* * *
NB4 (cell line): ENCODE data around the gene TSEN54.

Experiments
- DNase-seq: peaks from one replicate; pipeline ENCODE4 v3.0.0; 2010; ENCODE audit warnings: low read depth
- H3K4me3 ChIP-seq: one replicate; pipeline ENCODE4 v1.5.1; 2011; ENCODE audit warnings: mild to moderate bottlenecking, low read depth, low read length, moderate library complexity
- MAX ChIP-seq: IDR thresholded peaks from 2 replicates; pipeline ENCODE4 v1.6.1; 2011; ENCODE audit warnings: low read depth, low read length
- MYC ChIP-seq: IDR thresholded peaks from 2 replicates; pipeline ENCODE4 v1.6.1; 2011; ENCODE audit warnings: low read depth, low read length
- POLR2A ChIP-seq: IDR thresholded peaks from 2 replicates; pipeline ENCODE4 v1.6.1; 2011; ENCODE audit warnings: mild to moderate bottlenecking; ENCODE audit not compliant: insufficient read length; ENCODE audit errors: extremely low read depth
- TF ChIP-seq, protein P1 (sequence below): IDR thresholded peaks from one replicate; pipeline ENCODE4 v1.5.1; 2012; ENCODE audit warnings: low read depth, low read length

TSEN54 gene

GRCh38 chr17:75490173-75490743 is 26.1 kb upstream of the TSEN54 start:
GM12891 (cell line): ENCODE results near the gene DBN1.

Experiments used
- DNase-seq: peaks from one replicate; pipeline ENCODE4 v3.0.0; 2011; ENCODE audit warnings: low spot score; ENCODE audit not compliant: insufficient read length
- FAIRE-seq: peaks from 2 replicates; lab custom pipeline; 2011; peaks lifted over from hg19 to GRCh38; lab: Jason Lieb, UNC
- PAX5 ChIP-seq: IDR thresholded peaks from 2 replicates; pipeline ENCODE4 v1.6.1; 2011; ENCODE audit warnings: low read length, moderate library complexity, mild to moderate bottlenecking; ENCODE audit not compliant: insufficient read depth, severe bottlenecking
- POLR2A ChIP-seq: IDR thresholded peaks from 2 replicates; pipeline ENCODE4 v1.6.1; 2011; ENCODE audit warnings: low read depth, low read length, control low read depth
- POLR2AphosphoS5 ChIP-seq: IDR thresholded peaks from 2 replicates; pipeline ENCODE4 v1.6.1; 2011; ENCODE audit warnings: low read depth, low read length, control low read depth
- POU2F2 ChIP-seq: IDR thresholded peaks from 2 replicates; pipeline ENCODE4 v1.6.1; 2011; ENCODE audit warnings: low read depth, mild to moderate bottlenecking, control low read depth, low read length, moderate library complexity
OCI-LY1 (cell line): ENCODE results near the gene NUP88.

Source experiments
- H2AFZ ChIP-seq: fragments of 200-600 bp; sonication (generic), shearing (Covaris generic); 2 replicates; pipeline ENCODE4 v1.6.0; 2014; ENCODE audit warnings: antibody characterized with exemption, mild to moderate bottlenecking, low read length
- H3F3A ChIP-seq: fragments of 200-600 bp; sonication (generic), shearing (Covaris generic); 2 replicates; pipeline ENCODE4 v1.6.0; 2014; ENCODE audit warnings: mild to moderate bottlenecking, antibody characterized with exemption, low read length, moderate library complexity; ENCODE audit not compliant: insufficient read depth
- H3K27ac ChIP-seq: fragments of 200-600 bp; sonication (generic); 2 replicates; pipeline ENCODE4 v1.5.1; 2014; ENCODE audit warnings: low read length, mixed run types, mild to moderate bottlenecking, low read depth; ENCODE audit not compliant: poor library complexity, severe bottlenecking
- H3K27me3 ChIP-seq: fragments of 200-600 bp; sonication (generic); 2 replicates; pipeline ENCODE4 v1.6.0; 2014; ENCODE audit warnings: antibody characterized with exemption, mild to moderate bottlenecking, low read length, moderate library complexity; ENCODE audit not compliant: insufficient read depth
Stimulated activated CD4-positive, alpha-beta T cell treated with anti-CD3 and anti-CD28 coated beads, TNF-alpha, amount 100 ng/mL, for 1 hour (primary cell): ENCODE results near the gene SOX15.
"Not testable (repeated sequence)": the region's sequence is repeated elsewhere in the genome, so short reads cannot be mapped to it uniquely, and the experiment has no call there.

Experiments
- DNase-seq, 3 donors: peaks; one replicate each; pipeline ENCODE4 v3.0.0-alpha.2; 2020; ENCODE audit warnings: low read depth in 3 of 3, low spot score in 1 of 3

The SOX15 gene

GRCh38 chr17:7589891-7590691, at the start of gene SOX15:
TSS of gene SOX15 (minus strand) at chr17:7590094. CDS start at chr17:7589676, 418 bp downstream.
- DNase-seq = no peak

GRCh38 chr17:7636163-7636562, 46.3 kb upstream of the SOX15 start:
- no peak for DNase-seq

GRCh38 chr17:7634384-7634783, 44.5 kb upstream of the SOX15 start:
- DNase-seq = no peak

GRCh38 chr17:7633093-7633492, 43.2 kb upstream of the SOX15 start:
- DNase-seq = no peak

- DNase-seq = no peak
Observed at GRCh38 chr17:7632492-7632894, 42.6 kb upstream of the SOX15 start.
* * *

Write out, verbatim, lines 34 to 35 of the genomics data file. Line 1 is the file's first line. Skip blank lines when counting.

- no peak for DNase-seq

GRCh38 chr17:7634384-7634783, 44.5 kb upstream of the SOX15 start: